Terminal behaviours set out in objectives are descriptive terms that define the capabilities intended to be achieved at the end of training. It is what the trainee will be able to do when training is finished. The terminal behaviour described in objectives must be observable and measurable in order to be usable for training purposes. This requirement is necessary so that the behaviour can be assessed properly—if one cannot clearly see and accurately judge the behaviour, then one cannot be certain when or if the objective has been met. By measure we do not mean that the behaviour must literally be judged by a numeric scale, but that at least it should be described in actions that can be classified easily.

The conditions included within objectives are the circumstances under which the terminal behaviour must be evident. Generally, the conditions are needed to spell out the exact situation surrounding performance of the behaviour, including every single factor that might modify the behaviour’s accomplishment. For instance, an objective for training a track sprinter might include as conditions “without wind assistance,” or “wearing spiked track shoes,” or “on a grass track.” The conditions specified within an objective provide a set of rules under which the required terminal behaviour must be performed by trainees. Finally, to restate and emphasize: any aspect of the setting that might affect either the quality or the manner in which trainees demonstrate their learning must be identified and described in the training objective. Suppose trainees are expected to perform under time limitations, or suppose learners must act out their terminal behaviour under adverse physical conditions (inclement weather, poor facilities, or distractions), these too should be specified as conditions within objectives.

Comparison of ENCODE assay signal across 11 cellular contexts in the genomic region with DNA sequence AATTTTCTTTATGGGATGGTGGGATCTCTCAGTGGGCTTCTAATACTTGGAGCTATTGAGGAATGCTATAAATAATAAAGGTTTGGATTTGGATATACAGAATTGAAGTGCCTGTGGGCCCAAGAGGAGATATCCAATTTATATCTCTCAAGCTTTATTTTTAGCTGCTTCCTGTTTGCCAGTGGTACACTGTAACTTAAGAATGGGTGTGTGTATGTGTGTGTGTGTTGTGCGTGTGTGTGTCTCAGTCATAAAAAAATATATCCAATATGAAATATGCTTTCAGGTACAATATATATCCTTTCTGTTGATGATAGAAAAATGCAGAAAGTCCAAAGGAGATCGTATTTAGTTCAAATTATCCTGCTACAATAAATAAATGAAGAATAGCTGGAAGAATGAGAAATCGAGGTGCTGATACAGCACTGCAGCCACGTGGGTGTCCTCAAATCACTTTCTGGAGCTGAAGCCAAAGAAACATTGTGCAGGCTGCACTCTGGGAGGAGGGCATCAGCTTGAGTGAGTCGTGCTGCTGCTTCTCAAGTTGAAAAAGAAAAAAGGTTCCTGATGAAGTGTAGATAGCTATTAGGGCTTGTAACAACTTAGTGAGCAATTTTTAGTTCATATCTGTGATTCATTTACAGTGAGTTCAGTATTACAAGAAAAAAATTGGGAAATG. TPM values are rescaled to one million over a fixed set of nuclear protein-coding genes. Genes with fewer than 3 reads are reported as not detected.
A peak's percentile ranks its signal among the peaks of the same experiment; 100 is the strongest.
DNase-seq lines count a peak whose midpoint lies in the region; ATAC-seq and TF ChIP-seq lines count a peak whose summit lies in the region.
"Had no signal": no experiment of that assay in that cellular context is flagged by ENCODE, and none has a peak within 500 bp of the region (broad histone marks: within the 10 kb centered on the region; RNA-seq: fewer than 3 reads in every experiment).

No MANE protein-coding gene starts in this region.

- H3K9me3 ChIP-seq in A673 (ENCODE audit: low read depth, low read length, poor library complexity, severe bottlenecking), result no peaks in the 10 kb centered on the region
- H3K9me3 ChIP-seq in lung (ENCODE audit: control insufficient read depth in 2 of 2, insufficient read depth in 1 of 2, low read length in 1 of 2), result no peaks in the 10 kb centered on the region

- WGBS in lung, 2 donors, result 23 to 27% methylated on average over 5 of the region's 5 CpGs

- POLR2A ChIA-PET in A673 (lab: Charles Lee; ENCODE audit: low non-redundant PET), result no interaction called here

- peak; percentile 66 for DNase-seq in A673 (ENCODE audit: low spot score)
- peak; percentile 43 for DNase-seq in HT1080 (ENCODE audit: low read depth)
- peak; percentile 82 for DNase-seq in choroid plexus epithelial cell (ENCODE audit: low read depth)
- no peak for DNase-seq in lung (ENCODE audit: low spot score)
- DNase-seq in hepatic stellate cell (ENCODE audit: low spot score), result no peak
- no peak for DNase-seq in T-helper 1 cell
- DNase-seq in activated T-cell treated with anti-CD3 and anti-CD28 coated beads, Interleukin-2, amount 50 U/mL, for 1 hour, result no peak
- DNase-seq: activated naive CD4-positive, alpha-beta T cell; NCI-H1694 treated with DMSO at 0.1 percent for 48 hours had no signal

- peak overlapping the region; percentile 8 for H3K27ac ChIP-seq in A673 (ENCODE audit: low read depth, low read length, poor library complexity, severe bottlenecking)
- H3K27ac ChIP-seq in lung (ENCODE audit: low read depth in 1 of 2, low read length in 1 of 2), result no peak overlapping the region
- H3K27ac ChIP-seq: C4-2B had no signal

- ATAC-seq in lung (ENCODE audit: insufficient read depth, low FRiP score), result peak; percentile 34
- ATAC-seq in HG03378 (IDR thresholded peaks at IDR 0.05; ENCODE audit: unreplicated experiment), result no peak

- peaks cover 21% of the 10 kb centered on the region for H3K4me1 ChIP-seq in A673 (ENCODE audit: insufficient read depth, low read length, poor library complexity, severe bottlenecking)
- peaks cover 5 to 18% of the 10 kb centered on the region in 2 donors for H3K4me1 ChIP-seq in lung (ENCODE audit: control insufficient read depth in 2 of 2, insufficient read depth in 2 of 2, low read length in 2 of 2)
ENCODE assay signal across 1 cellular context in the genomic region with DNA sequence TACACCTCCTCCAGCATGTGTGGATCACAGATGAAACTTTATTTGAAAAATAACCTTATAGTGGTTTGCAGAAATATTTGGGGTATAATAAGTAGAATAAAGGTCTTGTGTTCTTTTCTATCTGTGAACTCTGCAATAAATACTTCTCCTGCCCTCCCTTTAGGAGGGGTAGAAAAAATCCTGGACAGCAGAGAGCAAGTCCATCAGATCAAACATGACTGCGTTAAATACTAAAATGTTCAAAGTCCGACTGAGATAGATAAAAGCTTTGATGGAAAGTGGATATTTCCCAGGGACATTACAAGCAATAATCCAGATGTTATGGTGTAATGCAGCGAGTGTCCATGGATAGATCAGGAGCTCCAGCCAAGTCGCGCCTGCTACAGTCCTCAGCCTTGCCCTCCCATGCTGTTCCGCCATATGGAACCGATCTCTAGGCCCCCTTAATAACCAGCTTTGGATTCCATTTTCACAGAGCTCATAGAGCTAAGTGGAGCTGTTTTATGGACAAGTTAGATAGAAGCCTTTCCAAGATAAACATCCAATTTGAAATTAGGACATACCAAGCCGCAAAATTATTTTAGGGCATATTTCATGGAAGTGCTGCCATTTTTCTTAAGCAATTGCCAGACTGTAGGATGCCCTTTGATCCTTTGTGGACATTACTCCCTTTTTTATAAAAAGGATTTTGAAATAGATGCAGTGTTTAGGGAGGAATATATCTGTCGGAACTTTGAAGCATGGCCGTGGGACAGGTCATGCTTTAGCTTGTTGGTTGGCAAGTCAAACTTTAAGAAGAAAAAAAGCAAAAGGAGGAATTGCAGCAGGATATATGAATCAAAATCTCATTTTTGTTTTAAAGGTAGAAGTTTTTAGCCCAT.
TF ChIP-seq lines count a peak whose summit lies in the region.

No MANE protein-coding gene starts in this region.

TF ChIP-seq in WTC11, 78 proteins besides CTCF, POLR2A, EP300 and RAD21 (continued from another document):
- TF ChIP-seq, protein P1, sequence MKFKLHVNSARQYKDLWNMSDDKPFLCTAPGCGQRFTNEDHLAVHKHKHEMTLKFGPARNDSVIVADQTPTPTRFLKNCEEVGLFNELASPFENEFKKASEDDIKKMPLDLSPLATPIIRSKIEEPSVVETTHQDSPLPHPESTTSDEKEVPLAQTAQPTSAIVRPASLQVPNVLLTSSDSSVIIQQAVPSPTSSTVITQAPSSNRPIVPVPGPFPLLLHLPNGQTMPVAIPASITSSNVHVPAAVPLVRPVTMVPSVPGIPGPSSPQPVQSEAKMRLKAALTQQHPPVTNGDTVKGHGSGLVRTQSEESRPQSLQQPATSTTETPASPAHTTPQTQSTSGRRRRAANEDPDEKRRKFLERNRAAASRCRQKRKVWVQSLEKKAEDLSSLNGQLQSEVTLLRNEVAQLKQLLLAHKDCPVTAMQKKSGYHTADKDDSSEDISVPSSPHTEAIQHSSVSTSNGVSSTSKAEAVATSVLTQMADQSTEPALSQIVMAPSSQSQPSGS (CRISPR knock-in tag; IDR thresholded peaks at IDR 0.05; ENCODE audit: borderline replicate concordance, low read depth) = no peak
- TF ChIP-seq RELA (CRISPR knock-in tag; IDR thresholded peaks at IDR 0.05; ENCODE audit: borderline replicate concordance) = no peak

The standard refers to the performance level or quality expected to be achieved at the end of training. This also is often called the “criterion,” or the test through which qualities of performance can be judged. As described earlier, this is what is meant by criterion referenced learning or training. The standard provides a precision and clarity sufficient to make it possible for the trainer to determine positively when the objective has been met satisfactorily. Because the terminal behaviour must be observable and measurable, the standard defines the exact measured stage, calibre, number, height, length, or other quality of whatever behaviour is the subject of training. Once the standard has been achieved under terms laid out in the conditions, the training objective will be determined to be fulfilled and the training work can move on.

A few examples might help illustrate how suitable objectives are devised. Consider as an objective “to be able to ride a bicycle without assistance and without placing a foot on the ground a distance of 300 meters on a macadam or concrete roadway.” An experienced trainer should be able to pick out the terminal behaviour, conditions and standard with ease. The terminal behaviour in this objective is to “ride a bicycle.” The standard is “without placing a foot on the ground” and “a distance of 300 meters.” And the conditions are “macadam or concrete roadway” and “without assistance.” The term “without assistance” might alternatively be interpreted as a standard, though it is probably best described as a condition. To have a degree of doubt about whether a term represents a standard or a condition is not unusual, and should not be a concern. In this example, the main point is that the bicycle must be ridden without any assistance, by which we suppose is meant without the aid of another person holding the rider steady. You probably learned to ride a bicycle by having a person hold you upright while you pedalled. Eventually, you developed your motor skills sufficiently to be able to ride without the prop provided by another person and you could ride away unaided. At this point you truly were riding a bicycle on your own.